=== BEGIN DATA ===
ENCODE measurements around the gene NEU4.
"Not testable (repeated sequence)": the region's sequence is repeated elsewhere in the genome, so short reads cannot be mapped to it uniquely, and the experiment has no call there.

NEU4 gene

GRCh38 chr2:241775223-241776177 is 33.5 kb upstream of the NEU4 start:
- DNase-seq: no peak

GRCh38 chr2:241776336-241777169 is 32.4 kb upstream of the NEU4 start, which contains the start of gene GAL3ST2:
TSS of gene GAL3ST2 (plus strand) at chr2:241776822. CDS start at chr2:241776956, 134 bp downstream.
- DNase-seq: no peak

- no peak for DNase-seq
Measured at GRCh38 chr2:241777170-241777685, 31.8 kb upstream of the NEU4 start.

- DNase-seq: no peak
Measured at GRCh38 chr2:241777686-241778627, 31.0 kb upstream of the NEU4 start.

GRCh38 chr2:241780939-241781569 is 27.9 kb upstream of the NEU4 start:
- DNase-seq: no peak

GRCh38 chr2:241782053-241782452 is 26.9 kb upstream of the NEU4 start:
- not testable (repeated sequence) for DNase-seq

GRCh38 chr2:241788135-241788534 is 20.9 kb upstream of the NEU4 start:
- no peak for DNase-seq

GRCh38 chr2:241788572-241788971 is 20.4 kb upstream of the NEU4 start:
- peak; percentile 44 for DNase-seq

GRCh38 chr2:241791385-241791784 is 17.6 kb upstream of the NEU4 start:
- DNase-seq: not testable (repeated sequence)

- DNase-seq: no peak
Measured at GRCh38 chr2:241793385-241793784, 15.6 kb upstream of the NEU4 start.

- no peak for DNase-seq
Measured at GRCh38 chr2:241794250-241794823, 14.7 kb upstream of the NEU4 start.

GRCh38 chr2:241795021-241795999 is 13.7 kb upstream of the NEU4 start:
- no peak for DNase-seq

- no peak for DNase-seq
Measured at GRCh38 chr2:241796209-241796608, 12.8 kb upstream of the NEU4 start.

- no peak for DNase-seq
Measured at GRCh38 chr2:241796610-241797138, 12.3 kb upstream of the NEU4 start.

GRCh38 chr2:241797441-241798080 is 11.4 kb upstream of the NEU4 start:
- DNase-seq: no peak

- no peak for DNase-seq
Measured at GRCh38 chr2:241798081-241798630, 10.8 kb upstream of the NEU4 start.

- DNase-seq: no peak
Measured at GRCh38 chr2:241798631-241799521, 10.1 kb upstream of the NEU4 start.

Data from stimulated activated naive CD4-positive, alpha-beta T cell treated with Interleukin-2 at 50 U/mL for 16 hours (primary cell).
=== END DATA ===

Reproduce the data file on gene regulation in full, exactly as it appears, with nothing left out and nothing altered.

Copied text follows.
ENCODE measurements around the gene NEU4.
"Not testable (repeated sequence)": the region's sequence is repeated elsewhere in the genome, so short reads cannot be mapped to it uniquely, and the experiment has no call there.

NEU4 gene

GRCh38 chr2:241775223-241776177 is 33.5 kb upstream of the NEU4 start:
- DNase-seq: no peak

GRCh38 chr2:241776336-241777169 is 32.4 kb upstream of the NEU4 start, which contains the start of gene GAL3ST2:
TSS of gene GAL3ST2 (plus strand) at chr2:241776822. CDS start at chr2:241776956, 134 bp downstream.
- DNase-seq: no peak

- no peak for DNase-seq
Measured at GRCh38 chr2:241777170-241777685, 31.8 kb upstream of the NEU4 start.

- DNase-seq: no peak
Measured at GRCh38 chr2:241777686-241778627, 31.0 kb upstream of the NEU4 start.

GRCh38 chr2:241780939-241781569 is 27.9 kb upstream of the NEU4 start:
- DNase-seq: no peak

GRCh38 chr2:241782053-241782452 is 26.9 kb upstream of the NEU4 start:
- not testable (repeated sequence) for DNase-seq

GRCh38 chr2:241788135-241788534 is 20.9 kb upstream of the NEU4 start:
- no peak for DNase-seq

GRCh38 chr2:241788572-241788971 is 20.4 kb upstream of the NEU4 start:
- peak; percentile 44 for DNase-seq

GRCh38 chr2:241791385-241791784 is 17.6 kb upstream of the NEU4 start:
- DNase-seq: not testable (repeated sequence)

- DNase-seq: no peak
Measured at GRCh38 chr2:241793385-241793784, 15.6 kb upstream of the NEU4 start.

- no peak for DNase-seq
Measured at GRCh38 chr2:241794250-241794823, 14.7 kb upstream of the NEU4 start.

GRCh38 chr2:241795021-241795999 is 13.7 kb upstream of the NEU4 start:
- no peak for DNase-seq

- no peak for DNase-seq
Measured at GRCh38 chr2:241796209-241796608, 12.8 kb upstream of the NEU4 start.

- no peak for DNase-seq
Measured at GRCh38 chr2:241796610-241797138, 12.3 kb upstream of the NEU4 start.

GRCh38 chr2:241797441-241798080 is 11.4 kb upstream of the NEU4 start:
- DNase-seq: no peak

- no peak for DNase-seq
Measured at GRCh38 chr2:241798081-241798630, 10.8 kb upstream of the NEU4 start.

- DNase-seq: no peak
Measured at GRCh38 chr2:241798631-241799521, 10.1 kb upstream of the NEU4 start.

Data from stimulated activated naive CD4-positive, alpha-beta T cell treated with Interleukin-2 at 50 U/mL for 16 hours (primary cell).